Blood tests eventually revealed that Chance inherited a rare heart disorder that can trigger nocturnal sudden cardiac arrest because of a dangerous heart rhythm. He is one of very few people to survive two cardiac arrests.

Diagnosing Brugada Syndrome

His condition is known as Brugada syndrome, which can be passed down from parent to child. Doctors originally thought Chance had long QT syndrome — the most common type of genetic heart defect seen in the U.S. There are several types of LQTS, and one was similar to Chances’ condition, in which a low heart rate during sleep or rest can be the trigger.

With LQTS, there is a lengthening of the time it takes for the heart to fire off a contraction and recover electrically. Chance’s EKGs (electrocardiograms) that record a heart’s electrical activity were normal.

“People with Brugada and LQTS can have a normal EKG, making it really difficult to determine,” says Rohit Malhotra, MD, a UVA cardiac electrophysiologist who specializes in heart rhythm disorders.

Genetic Testing for Heart Disease

Knowing he inherited a life-threatening trait, Chance’s concern immediately turned to the health and safety of his family. At the Cardiovascular Genetics Clinic, Chance and his wife met with Matthew Thomas, a genetic counselor who specializes in inherited heart disease. Thomas explained that each of their three boys had a 50 percent risk of carrying the same genetic disorder.

“Fortunately, all of his boys tested negative,” Thomas says. “It was truly a best-case scenario. This is one of the few times in medicine where you can definitively say someone is not at risk for something.”

Chance doesn’t know any other family members with heart issues. But recent genetic tests have revealed that his father, aunt, brother, sister and two of his sister’s four children share the same genetic disorder. As a precaution, his brother and sister, like Chance, have a defibrillator device implanted next to their hearts. His sister’s two children are being closely followed by a cardiologist. “It makes me feel good that they are getting tested and being proactive about their health,” Chance says.

You and your children should be checked for an inherited cardiac defect if anyone in your family has had unexplained sudden cardiac death (especially at a younger age) or unexplained fainting episodes or seizures.

If you’re concerned about your family’s risk for a heart problem, talk to your doctor about a referral to the UVA Cardiovascular Genetics Clinic.

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Long QT Syndrome: Family Turns Tragedy Into Triumph

On July 16, 2014 | At 8:31 am

Kathy Cundiff loves the waves of the ocean, especially since she was raised on the coast of Virginia. Now that she is a mother of two in Culpeper, she is focused on waves of a different kind — the electrical waves of her heart. Doing so just may have saved her life, and the lives of her two daughters.

Kathy and her daughters all have long QT syndrome, a form of abnormal heart rhythm

Kathy Cundiff (center) and daughters Molly Winstead (left) and Emily Phillips

It all started three years ago. Kathy and her husband were driving on a beautiful summer evening when the couple received a tragic phone call. Kathy’s sister had died mysteriously in her sleep. “She was only 40 and she was very healthy,” she says. “We had no idea what happened and no one could give us any answers.”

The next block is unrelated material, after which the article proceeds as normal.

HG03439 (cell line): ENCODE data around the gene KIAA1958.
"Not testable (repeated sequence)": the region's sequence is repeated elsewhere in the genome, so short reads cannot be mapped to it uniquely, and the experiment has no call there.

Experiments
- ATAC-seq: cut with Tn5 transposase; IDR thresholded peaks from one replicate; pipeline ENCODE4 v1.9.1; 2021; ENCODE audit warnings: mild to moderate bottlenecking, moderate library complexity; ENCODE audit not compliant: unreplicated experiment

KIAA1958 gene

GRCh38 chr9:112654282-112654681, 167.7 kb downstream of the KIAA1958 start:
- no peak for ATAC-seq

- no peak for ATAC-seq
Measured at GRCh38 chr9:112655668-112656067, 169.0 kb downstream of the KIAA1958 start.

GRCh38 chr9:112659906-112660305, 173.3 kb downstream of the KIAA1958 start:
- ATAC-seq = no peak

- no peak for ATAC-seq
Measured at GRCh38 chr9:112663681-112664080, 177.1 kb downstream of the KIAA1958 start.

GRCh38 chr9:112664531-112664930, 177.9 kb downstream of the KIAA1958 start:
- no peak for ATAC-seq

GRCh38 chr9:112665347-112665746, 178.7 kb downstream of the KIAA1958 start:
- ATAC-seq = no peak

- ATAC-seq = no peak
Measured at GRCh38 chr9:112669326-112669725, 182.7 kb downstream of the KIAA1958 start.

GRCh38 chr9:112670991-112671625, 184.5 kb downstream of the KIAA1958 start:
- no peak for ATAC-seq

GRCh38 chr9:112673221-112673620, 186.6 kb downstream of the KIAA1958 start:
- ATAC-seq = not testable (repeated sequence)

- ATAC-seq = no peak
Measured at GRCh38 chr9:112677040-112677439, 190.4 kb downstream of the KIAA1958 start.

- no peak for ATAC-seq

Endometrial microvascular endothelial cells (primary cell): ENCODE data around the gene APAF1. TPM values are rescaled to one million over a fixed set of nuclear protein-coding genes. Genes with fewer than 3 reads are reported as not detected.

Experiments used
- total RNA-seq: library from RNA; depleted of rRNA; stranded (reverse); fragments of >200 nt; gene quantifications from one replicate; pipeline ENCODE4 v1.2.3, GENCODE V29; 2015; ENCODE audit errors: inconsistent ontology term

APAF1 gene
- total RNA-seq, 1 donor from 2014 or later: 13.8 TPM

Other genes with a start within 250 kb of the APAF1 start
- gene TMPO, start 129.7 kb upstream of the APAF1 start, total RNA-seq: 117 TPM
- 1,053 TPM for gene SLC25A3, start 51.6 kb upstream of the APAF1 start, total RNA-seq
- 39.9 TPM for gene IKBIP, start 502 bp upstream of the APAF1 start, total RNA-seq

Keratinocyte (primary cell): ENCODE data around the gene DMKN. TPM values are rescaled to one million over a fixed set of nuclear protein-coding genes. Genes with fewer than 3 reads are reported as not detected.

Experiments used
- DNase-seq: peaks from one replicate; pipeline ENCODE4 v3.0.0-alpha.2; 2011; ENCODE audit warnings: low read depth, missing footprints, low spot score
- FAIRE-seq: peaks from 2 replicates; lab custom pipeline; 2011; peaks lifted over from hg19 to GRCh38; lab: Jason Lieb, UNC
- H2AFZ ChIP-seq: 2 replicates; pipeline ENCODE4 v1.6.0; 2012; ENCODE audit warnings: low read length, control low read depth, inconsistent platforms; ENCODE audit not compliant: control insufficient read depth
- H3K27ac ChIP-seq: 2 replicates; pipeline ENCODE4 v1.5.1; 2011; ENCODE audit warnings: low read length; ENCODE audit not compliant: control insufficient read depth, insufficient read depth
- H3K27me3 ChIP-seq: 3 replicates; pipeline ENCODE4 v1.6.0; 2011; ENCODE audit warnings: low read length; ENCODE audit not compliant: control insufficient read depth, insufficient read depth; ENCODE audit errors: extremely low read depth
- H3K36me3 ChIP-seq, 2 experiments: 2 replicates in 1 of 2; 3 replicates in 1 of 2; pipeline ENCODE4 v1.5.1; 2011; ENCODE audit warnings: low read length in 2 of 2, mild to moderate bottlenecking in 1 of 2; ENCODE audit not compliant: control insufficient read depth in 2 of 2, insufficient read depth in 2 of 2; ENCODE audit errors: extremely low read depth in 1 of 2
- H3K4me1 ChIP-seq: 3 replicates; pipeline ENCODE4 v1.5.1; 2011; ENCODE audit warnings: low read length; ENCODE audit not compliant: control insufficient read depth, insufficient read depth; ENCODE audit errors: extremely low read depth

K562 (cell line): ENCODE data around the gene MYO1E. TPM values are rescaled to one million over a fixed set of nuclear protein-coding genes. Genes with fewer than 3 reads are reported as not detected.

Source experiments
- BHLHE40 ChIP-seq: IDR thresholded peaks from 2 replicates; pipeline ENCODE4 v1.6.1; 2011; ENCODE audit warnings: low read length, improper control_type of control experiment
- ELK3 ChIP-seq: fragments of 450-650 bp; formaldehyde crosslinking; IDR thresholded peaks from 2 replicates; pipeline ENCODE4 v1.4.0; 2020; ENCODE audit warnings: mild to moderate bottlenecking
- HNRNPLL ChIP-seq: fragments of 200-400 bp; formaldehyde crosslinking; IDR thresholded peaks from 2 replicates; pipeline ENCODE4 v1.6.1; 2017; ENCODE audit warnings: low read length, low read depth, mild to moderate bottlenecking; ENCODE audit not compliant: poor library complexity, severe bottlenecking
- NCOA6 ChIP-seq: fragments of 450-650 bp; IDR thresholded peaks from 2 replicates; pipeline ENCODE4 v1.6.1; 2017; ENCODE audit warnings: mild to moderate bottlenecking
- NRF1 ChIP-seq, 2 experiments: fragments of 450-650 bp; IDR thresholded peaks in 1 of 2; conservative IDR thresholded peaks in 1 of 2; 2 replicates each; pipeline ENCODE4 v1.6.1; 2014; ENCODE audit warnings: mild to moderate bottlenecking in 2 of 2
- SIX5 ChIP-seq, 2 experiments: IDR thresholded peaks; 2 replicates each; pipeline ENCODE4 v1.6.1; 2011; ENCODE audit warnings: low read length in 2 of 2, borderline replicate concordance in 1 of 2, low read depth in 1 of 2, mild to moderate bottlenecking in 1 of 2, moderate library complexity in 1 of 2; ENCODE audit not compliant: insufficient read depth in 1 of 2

There were no clues, until Kathy’s niece almost experienced the same fate. At age 24, she collapsed and her heart stopped beating. Fortunately, she was revived with CPR. Medical tests revealed that Kathy’s niece had a heart problem called long QT syndrome.

Long QT Syndrome and the Heart’s Electrical System

“Long QT syndrome is an inherited disorder with the electrical system of the heart,” explains Rohit Malhotra, MD, a UVA cardiologist with special training in electrophysiology, the electrical patterns of the heart. “It can cause fainting and seizures due to abnormal heart rhythms that lead to a drop in blood pressure,” he says. It can also cause sudden death.

An amazing power station located in the heart generates electrical impulses telling it when to beat. These are the up and down waves seen on an EKG. The letters P, Q, R, S and T are used to label EKG waves, and QT is a specific interval. In long QT syndrome, the QT interval is longer than normal.

Often there are no warning signs that someone has long QT syndrome. Because the disorder is inherited, genetic testing can play an invaluable role in revealing who is at risk for the condition. Kathy, her niece and two daughters all tested positive.

“Our first thought was, what can we still do? Can we ride roller coasters? Can we scuba dive?  What can trigger the problem?” Kathy says.

Malhotra provided reassurance and advice. Long QT syndrome can be managed with medication or an implantable cardioverter-defibrillator if needed. Malhotra says common drugs can cause a longer QT interval, such as certain:

  • Antihistamines
  • Antidepressants
  • Antibiotics

These need to be avoided, as well as caffeine.

“This was the hardest part for me,” Kathy says. “You always saw me with a Redbull before I found out I had this condition. I cut back of some on the volunteering I was doing, but one day I still hope to scuba dive.”

Armed with the knowledge that long QT syndrome can be managed, Kathy doesn’t let fear stop her. She says being under the care of a cardiologist with training in the electrical system of the heart brings her peace of mind.

Trips to the beach will always remind Kathy of her sister, and they also remind her that her family’s hearts are safe.

Do You Have a Heart Condition?

Find out more about our cardiologists and Heart & Vascular Center.

Make sure to check back tomorrow to find out why a personal trainer’s heart suddenly stopped beating.

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Podcast Tuesday: Treating Sarcomas, A Rare Cancer [AUDIO]

On July 15, 2014 | At 9:41 am